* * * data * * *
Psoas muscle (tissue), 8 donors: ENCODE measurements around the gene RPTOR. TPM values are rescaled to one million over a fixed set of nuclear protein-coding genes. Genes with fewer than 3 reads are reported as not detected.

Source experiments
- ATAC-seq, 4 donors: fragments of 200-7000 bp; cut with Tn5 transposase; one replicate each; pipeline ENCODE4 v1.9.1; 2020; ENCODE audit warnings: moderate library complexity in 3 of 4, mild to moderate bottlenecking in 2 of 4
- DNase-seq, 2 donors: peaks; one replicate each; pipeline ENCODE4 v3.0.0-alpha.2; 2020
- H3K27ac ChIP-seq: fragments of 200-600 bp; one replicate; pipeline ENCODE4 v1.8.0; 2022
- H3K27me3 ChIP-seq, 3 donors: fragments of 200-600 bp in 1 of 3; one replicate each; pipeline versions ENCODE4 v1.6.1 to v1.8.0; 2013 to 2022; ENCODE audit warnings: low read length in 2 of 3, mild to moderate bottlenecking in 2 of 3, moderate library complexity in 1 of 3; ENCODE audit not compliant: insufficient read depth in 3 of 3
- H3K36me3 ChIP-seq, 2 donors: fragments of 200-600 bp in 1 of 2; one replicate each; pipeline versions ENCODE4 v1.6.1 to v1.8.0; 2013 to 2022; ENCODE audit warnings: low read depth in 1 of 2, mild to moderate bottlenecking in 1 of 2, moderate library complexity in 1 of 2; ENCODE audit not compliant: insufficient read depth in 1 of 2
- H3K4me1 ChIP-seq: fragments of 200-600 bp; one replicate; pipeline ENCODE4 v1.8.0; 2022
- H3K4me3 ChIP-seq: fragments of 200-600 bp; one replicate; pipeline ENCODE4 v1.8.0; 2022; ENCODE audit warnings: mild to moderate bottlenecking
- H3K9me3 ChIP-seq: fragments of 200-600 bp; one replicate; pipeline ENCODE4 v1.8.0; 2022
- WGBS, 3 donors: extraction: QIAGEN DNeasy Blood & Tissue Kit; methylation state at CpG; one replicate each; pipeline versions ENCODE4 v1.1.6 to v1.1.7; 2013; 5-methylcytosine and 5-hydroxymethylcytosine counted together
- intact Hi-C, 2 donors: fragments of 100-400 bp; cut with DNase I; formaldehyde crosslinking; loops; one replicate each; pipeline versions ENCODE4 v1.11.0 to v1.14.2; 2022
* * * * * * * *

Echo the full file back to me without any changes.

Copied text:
Psoas muscle (tissue), 8 donors: ENCODE measurements around the gene RPTOR. TPM values are rescaled to one million over a fixed set of nuclear protein-coding genes. Genes with fewer than 3 reads are reported as not detected.

Source experiments
- ATAC-seq, 4 donors: fragments of 200-7000 bp; cut with Tn5 transposase; one replicate each; pipeline ENCODE4 v1.9.1; 2020; ENCODE audit warnings: moderate library complexity in 3 of 4, mild to moderate bottlenecking in 2 of 4
- DNase-seq, 2 donors: peaks; one replicate each; pipeline ENCODE4 v3.0.0-alpha.2; 2020
- H3K27ac ChIP-seq: fragments of 200-600 bp; one replicate; pipeline ENCODE4 v1.8.0; 2022
- H3K27me3 ChIP-seq, 3 donors: fragments of 200-600 bp in 1 of 3; one replicate each; pipeline versions ENCODE4 v1.6.1 to v1.8.0; 2013 to 2022; ENCODE audit warnings: low read length in 2 of 3, mild to moderate bottlenecking in 2 of 3, moderate library complexity in 1 of 3; ENCODE audit not compliant: insufficient read depth in 3 of 3
- H3K36me3 ChIP-seq, 2 donors: fragments of 200-600 bp in 1 of 2; one replicate each; pipeline versions ENCODE4 v1.6.1 to v1.8.0; 2013 to 2022; ENCODE audit warnings: low read depth in 1 of 2, mild to moderate bottlenecking in 1 of 2, moderate library complexity in 1 of 2; ENCODE audit not compliant: insufficient read depth in 1 of 2
- H3K4me1 ChIP-seq: fragments of 200-600 bp; one replicate; pipeline ENCODE4 v1.8.0; 2022
- H3K4me3 ChIP-seq: fragments of 200-600 bp; one replicate; pipeline ENCODE4 v1.8.0; 2022; ENCODE audit warnings: mild to moderate bottlenecking
- H3K9me3 ChIP-seq: fragments of 200-600 bp; one replicate; pipeline ENCODE4 v1.8.0; 2022
- WGBS, 3 donors: extraction: QIAGEN DNeasy Blood & Tissue Kit; methylation state at CpG; one replicate each; pipeline versions ENCODE4 v1.1.6 to v1.1.7; 2013; 5-methylcytosine and 5-hydroxymethylcytosine counted together
- intact Hi-C, 2 donors: fragments of 100-400 bp; cut with DNase I; formaldehyde crosslinking; loops; one replicate each; pipeline versions ENCODE4 v1.11.0 to v1.14.2; 2022